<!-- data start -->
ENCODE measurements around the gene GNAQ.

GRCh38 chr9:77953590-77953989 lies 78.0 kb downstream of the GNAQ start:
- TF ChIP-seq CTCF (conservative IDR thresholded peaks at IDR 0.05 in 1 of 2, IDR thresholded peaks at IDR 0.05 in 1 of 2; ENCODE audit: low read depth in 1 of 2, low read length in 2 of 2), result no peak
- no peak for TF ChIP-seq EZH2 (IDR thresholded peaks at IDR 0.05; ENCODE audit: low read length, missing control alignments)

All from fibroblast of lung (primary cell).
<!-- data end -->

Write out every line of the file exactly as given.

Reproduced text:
ENCODE measurements around the gene GNAQ.

GRCh38 chr9:77953590-77953989 lies 78.0 kb downstream of the GNAQ start:
- TF ChIP-seq CTCF (conservative IDR thresholded peaks at IDR 0.05 in 1 of 2, IDR thresholded peaks at IDR 0.05 in 1 of 2; ENCODE audit: low read depth in 1 of 2, low read length in 2 of 2), result no peak
- no peak for TF ChIP-seq EZH2 (IDR thresholded peaks at IDR 0.05; ENCODE audit: low read length, missing control alignments)

All from fibroblast of lung (primary cell).